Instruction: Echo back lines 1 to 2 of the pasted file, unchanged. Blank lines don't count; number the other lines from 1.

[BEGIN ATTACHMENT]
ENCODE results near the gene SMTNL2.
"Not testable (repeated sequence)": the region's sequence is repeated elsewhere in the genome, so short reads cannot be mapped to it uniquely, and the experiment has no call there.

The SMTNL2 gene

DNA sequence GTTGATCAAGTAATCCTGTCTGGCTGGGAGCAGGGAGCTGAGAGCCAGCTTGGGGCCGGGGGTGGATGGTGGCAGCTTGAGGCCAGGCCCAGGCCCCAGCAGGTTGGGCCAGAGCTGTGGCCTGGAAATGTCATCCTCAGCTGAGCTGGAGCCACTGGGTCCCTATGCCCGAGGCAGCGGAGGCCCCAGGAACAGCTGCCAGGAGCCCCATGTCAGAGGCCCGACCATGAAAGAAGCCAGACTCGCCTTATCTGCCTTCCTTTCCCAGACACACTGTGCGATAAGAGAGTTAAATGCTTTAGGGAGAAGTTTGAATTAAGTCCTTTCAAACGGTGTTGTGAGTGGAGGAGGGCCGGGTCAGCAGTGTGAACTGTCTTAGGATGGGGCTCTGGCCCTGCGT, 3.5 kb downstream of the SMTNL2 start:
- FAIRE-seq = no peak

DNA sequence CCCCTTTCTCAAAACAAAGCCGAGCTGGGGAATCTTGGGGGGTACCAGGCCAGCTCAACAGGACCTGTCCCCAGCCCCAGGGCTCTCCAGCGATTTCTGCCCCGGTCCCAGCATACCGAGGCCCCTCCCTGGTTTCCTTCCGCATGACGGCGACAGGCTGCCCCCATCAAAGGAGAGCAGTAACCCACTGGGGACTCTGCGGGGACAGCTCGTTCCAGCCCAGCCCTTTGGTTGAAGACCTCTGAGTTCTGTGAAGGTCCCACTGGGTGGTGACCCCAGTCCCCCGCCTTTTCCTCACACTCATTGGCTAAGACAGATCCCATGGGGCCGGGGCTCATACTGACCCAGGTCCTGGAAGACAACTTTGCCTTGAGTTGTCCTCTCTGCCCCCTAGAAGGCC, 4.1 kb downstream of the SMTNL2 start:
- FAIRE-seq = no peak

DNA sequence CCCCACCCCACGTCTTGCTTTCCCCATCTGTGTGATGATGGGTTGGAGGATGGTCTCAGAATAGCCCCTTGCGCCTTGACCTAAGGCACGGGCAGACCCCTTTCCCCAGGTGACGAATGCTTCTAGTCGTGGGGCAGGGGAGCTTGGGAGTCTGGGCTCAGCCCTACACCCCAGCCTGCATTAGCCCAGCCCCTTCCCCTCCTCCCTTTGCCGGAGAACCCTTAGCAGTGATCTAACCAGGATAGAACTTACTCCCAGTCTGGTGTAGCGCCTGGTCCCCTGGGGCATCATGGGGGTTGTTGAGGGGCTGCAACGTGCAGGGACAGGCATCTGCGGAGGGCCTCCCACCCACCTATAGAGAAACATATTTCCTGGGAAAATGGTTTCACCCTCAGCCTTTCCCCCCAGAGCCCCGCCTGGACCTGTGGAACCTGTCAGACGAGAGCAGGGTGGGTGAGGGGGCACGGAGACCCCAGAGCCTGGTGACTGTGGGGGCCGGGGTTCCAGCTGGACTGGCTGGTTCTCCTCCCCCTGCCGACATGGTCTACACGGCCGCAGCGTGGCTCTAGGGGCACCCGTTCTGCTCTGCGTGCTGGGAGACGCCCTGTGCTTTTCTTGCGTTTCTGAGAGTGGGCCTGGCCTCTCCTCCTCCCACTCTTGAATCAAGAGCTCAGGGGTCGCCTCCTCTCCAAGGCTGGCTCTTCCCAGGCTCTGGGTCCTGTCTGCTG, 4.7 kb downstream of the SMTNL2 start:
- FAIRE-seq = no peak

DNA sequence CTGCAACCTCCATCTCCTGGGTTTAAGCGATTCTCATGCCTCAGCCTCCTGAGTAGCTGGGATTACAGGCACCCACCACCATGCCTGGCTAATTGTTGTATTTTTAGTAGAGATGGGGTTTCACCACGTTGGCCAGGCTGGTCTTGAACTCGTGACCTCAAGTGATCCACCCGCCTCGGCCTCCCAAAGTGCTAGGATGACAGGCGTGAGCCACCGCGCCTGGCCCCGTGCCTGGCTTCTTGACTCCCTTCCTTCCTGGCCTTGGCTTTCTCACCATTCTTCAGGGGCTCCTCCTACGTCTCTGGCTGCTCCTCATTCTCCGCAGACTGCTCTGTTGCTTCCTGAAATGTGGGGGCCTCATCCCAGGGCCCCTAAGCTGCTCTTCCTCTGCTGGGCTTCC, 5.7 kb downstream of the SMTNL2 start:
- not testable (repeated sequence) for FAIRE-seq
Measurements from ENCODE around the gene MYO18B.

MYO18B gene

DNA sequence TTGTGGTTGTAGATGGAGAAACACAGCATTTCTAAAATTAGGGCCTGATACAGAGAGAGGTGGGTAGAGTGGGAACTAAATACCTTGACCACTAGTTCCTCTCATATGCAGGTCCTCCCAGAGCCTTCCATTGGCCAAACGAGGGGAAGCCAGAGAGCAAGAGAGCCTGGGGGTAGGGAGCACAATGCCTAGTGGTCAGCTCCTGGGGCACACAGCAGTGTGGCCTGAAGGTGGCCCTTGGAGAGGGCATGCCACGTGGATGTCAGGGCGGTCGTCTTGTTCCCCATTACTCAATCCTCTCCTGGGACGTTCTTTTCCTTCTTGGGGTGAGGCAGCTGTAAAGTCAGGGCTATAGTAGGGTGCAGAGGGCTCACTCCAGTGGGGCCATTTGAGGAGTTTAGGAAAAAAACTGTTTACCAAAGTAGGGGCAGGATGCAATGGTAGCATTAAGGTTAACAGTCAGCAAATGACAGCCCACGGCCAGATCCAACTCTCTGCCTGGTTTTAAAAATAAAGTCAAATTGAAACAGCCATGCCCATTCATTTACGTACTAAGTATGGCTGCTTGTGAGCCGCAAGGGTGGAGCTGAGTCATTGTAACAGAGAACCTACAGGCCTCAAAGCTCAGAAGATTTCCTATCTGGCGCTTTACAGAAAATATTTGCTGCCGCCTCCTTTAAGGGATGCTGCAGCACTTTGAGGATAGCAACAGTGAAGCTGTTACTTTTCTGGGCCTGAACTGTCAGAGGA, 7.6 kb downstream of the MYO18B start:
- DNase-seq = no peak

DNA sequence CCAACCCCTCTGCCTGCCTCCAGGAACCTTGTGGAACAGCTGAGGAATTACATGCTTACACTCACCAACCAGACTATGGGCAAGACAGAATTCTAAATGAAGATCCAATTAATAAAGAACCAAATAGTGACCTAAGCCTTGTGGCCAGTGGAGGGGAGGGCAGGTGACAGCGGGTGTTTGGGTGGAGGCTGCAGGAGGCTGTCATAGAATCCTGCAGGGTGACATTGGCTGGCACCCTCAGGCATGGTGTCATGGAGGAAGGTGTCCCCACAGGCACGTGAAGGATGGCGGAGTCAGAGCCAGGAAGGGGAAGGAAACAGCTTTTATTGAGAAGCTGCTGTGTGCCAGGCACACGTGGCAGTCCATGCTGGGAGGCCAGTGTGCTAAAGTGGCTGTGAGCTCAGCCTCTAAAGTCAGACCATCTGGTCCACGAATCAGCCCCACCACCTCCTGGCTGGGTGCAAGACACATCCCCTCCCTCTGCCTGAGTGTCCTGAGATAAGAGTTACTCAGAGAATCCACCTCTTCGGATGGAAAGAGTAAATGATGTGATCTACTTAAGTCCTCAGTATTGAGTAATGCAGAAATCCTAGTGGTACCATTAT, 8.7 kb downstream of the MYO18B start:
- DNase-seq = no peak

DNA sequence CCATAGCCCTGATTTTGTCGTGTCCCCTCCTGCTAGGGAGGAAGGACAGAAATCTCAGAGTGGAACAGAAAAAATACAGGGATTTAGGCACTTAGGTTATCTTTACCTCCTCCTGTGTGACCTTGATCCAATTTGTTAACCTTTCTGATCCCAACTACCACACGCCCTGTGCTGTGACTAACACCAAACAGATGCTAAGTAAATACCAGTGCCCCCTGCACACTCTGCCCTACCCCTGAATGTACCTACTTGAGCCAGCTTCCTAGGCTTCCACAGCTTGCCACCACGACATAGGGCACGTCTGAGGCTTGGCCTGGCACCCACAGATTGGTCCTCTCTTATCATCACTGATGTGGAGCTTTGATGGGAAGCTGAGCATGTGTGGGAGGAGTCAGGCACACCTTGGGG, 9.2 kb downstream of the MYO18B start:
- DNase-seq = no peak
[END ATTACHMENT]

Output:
ENCODE results near the gene SMTNL2.
"Not testable (repeated sequence)": the region's sequence is repeated elsewhere in the genome, so short reads cannot be mapped to it uniquely, and the experiment has no call there.